Federal Judge Rules Ohio Must Allow For Multiple Ballot Drop Boxes, Says Current Protocol Disenfranchises Minorities


Federal Judge Dan Aaron Polster ruled Thursday that Ohio county boards of elections can offer multiple off-site drop boxes for voters’ absentee ballots.

“The right to vote guaranteed by the First and Fourteenth Amendments is without a question one of the most important rights guaranteed by our Constitution,” Polster wrote. “The COVID-19 pandemic, coupled with the anxiety over whether the U.S. Postal Service will be able to handle the unprecedented number of ballots being returned by mail, is proposing unprecedented challenges to voters and boards of election.”

Polster’s decision blocked Ohio Secretary of State Frank LaRose’s order which prohibited off-site drop boxes, according to Cincinnati Enquirer.

LaRose implemented the ruling – which allows multiple drop boxes but only at county boards of elections – after a 10th District Court of Appeals found Ohio law doesn’t require or prohibit multiple drop boxes, per the same report.

Franklin County Judge Richard Frye invalidated the directive in September, but LaRose’s spokesperson said the directive remained in place nonetheless.

Democrats and voting rights activists argued there should be more dropbox locations in anticipation for an increase in mail-in voting, according to Fox News.

“The state’s procedures must be fair,” Polster continued. “They must not place any burden upon voting beyond what is necessary to ensure a fair election, and they may not impose an undue burden upon any suspect class of citizens.”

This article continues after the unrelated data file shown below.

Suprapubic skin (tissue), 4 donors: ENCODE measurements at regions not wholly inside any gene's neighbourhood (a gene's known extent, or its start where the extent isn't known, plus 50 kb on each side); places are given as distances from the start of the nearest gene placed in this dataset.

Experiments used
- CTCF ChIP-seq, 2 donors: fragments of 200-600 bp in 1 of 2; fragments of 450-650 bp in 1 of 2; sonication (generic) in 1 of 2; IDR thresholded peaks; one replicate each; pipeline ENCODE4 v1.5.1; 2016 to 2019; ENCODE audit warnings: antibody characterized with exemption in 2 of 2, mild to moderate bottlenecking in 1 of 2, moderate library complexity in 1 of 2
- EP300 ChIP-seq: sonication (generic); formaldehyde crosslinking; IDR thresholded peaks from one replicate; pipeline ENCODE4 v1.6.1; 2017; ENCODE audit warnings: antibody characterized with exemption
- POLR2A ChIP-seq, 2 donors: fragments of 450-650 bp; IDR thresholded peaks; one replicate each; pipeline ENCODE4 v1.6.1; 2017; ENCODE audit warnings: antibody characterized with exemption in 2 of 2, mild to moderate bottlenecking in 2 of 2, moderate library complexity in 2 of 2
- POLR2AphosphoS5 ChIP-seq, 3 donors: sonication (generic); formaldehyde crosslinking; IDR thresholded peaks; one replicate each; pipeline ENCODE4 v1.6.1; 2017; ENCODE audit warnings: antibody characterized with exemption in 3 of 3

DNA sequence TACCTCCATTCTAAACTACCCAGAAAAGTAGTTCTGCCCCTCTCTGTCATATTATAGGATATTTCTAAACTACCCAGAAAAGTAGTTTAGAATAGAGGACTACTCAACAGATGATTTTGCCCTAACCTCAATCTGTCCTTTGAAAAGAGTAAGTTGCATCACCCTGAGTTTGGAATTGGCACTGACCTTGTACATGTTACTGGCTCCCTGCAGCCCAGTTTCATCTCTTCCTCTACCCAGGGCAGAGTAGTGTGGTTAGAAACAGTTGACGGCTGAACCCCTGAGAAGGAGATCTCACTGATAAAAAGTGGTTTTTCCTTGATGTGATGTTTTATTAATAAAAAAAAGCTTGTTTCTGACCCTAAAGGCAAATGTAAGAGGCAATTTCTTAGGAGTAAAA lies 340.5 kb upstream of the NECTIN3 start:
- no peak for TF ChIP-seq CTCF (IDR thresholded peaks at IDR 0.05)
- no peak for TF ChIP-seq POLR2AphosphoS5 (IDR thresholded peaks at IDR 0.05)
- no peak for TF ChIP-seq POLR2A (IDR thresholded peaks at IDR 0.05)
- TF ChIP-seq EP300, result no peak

Polster argued LaRose’s directive would disenfranchise thousands of voters. (RELATED: Federal Judge In Ohio Rules Changing Signature-Matching Process This Late In The Election Would Be ‘Damaging’)

“The Court holds that the Directive significantly burdens the right to vote and, ultimately, may have the effect of deterring many people from voting or forcing them to risk their health by voting in-person.”

“The Court finds that the combination of the Directive limiting counties to a single drop box location and the disproportionate effect it has on people of color living in larger counties and cities imposes a significant burden on Plaintiffs’ fundamental right to vote,” Polster added.

Polster noted that different counties, like Noble County where roughly 8,000 registered voters live, would manage with a single dropbox location. However, counties like Cuyahoga County, where there are more than 850,000 registered voters, would not fare well with a single dropbox location.

Polster’s order allows county boards to add more drop boxes throughout the county if they follow rules to ensure that the receptacles are secure.

Kristen Clarke, president of Lawyers’ Committee for Civil Rights Under law, hailed the decision as a win, according to CNN.

“The court’s order protects the right to vote for tens of thousands of Ohioans, especially Black voters and people of color who disproportionately reside in some of the state’s major population centers. No voter should have to sacrifice their health and well-being to cast their ballot,” she said. “Drop boxes have proven to be a secure method of collecting ballots, and are crucial in allowing voters to safely cast their vote during this unprecedented pandemic.”





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